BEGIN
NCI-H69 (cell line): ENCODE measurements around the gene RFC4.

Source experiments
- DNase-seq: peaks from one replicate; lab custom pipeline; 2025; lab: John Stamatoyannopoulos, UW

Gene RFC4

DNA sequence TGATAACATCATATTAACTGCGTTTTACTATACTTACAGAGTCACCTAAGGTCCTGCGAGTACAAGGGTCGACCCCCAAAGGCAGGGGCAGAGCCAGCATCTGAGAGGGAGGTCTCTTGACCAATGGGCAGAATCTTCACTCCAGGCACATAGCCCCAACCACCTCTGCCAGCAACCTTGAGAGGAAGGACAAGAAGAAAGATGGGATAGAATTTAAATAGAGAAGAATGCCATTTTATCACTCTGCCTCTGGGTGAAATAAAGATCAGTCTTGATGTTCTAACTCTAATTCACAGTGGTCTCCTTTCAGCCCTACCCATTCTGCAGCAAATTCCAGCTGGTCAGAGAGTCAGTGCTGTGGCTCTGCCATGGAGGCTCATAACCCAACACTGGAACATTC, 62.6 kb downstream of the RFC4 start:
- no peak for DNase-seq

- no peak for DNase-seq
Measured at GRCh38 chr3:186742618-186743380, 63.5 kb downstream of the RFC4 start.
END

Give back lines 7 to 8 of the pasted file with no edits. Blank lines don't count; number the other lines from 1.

- no peak for DNase-seq
Measured at GRCh38 chr3:186742618-186743380, 63.5 kb downstream of the RFC4 start.